1. A user inserts a USB on a public computer where GPII is installed

2. The local flow manager reads the user token from the USB;

3. The local flow manager sends a http request to the dedicated private machine to request for an access token;

4. The private machine checks if a valid access token exists. If not, the private machine sends a https request to GPII cloud with client id/secret to request an access token

5. The private machine receives the access token and sends it back as a http response to the public machine;

6. The local flow manager on the public machine uses this access token to communicate with GPII cloud.

Possible Attacks If attackers figure out:

  • the address/port of the private machine
  • the format of http requests sent from public machines to the dedicated private machine

Attackers can perform the attack by:

1. Write a html on the local machine to include a javascript to send http requests thru AJAX;

2. Open this html in a browser to send requests from public machines to the private machine to trigger the process of retrieving access tokens.

Cons This approach cannot be applied to a shared computer environment.

References Discussions last year on using proxying server for UIO + GPII integration

OS-own Security Storage for Keys

Description Each operating system has its own way to store credentials:

However, with Windows, there are security concerns with using either solution:

Method 1: Use the logon user's password. The drawback is that all applications running under the same user can access any protected data that they know about.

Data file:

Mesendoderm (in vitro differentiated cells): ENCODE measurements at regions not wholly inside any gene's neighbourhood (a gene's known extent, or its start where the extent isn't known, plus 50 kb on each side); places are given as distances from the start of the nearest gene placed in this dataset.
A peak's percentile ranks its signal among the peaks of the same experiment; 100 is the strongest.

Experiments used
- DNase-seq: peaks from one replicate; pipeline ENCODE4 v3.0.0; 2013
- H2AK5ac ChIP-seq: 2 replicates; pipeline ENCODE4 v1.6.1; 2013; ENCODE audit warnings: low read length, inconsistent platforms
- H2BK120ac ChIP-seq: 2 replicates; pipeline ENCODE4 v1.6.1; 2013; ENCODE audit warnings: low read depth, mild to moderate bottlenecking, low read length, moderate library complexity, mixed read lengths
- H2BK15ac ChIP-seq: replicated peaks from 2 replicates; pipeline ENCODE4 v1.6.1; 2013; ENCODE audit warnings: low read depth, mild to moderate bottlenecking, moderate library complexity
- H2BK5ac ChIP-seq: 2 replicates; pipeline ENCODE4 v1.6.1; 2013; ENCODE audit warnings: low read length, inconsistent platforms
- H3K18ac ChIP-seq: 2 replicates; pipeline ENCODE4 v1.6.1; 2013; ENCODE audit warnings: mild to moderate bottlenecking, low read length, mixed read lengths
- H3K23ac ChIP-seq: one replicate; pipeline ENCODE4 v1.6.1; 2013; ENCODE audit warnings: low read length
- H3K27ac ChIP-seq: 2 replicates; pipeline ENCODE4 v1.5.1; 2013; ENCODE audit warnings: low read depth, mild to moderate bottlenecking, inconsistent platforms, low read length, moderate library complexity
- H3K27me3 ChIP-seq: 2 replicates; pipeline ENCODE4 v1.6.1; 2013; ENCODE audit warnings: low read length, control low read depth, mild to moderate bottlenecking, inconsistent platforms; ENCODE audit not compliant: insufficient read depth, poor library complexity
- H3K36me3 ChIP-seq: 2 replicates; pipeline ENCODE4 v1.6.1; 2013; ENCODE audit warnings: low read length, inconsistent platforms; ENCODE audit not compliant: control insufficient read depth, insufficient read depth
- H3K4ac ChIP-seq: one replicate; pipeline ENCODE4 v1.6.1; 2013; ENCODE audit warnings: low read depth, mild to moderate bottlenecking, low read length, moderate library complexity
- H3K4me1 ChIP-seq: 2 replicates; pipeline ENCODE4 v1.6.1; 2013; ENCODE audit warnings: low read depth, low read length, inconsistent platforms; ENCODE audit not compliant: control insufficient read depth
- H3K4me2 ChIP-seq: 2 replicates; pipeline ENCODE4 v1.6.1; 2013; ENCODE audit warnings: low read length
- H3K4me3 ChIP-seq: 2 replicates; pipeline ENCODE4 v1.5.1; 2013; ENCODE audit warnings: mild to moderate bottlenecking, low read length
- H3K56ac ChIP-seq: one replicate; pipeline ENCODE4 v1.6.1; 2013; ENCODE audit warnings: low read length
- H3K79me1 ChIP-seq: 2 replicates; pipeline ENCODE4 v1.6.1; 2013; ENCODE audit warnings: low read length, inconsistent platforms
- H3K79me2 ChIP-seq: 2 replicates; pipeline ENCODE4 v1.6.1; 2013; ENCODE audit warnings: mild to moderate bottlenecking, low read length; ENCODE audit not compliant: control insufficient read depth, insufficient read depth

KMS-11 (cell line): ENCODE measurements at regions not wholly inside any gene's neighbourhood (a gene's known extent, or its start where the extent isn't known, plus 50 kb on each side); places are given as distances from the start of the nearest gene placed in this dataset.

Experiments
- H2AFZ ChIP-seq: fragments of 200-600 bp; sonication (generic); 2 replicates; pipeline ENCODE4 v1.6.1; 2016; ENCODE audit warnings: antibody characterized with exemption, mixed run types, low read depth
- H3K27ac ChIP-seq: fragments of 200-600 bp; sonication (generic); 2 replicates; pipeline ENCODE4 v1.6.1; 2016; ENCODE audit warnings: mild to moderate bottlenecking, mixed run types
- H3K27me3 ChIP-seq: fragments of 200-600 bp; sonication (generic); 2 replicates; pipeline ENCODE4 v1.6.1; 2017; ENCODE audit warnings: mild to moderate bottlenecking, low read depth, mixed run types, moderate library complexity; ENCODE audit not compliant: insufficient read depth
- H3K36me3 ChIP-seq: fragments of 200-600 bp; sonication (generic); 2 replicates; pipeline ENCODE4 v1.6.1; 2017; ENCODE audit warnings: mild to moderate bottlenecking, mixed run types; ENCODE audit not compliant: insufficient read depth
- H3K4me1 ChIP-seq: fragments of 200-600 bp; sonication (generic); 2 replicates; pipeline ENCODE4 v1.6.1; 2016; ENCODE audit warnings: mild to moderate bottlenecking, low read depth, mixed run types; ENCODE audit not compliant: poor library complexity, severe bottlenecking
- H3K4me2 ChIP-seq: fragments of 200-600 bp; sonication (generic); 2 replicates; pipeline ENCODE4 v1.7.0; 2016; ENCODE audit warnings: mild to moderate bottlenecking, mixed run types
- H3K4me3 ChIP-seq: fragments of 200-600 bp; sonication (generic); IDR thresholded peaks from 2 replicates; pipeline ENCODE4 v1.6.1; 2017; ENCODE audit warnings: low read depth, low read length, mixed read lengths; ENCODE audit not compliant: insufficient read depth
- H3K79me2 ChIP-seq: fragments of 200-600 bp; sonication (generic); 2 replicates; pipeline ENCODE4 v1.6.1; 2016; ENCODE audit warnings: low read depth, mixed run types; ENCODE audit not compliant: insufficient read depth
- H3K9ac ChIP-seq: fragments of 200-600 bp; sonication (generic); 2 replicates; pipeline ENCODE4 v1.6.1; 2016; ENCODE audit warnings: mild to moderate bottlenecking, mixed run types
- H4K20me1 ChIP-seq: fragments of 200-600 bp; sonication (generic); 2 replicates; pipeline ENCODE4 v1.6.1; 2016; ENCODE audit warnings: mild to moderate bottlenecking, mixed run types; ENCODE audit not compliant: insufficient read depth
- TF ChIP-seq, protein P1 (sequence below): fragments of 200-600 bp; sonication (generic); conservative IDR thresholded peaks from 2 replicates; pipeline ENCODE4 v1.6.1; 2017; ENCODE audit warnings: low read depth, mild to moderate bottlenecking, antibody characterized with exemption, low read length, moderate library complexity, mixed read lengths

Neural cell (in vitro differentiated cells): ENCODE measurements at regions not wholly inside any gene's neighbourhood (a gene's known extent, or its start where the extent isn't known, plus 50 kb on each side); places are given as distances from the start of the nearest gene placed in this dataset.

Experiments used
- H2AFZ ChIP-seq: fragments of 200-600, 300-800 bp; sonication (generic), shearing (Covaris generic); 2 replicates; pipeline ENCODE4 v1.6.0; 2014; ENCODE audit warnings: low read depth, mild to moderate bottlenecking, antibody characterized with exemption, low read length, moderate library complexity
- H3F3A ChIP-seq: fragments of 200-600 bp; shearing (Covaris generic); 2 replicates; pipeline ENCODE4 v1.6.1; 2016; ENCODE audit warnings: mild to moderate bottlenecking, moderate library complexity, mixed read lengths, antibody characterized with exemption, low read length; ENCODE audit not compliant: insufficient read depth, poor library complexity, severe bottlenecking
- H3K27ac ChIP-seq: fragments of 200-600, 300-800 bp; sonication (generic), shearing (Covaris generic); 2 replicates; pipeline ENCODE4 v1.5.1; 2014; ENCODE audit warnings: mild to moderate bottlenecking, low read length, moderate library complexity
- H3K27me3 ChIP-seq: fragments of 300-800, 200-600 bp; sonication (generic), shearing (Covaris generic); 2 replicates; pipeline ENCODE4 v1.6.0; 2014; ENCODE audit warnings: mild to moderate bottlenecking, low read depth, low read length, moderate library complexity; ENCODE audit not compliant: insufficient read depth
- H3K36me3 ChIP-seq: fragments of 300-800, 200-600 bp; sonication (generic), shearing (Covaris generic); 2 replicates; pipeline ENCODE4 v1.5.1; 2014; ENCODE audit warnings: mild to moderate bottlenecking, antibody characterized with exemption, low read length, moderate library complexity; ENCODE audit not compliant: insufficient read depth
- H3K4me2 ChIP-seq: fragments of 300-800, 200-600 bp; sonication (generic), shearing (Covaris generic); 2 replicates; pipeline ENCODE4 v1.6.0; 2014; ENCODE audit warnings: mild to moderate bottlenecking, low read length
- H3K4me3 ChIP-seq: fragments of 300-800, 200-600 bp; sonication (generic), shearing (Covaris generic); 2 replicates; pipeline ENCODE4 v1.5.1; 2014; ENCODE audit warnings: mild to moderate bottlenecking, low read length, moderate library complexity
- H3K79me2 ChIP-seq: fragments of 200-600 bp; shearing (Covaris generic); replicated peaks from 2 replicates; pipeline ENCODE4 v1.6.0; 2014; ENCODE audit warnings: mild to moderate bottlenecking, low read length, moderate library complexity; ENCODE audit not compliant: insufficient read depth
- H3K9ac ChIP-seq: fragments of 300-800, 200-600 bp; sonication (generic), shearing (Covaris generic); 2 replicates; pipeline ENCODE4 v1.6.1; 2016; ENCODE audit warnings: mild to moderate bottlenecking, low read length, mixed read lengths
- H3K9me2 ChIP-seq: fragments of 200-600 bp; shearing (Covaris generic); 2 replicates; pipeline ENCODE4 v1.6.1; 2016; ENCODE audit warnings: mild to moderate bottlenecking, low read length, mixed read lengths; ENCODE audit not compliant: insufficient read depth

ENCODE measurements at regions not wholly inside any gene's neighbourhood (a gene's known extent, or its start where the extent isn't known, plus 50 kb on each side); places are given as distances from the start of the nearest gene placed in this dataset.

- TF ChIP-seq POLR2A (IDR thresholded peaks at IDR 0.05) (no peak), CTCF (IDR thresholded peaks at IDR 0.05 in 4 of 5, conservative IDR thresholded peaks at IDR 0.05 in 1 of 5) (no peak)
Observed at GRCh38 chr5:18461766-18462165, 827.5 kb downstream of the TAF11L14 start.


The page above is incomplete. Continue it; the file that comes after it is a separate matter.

Method 2: GPII provides an additional "secret" called secondary entropy to encrypt data. The drawback is that GPII should be careful about how they use and store this entropy, which leads us back to the starting point: where and how to store secrets.

Linux shows a better security guard: according to GNOME developer, The keyring manager provides access control lists for each keyring item, controlling which applications are allowed access to that item. If an unknown application attempts to access a keyring item, the keyring manager will prompt the user to allow or deny that application access. This helps prevent malicious or poorly-written programs from accessing the user's sensitive data.

Possible Attacks On Windows,

  • When using Credential Manager, once attackers figure out the resource name that the native GPII application uses (from the source code) and the client id, they can write code to retrieve the client secret via Credential Manager APIs.
  • When using Windows Data Protection API with method 1, applications running under the same user can access the protected client secrets.
  • When using Windows Data Protection API with method 2, steal the secondary entropy.


Dedicated Process/Service Running on a Different Account for Storing the GPII Client Secret


With this approach, GPII starts 2 processes:

  • One is a privileged process that stores the GPII client secret into its own file system so it is not accessible by the login user.
  • The other is the regular GPII local flow manager process that communicates with GPII cloud and the privileged process.

The implementation and work flow on Windows systems with anonymous pipes

Dedicated process-the start of gpii app.png

On windows systems, the privileged process can be a windows service started by a system account so that no account password is required.

1. When the machine starts, the windows service is automatically started;

2. The service will automatically listen for any user desktop logon;

3. When user desktop logon occurs, the service will automatically launch the native GPII application with associated task tray and flow manager as a child process, connected to itself via TCP sockets.

The methods that Steve Grundell has tried and is trying to allow the windows service and its child process to talk to each other:

JIRA ticket for this work:

1. named pipes Not doable because: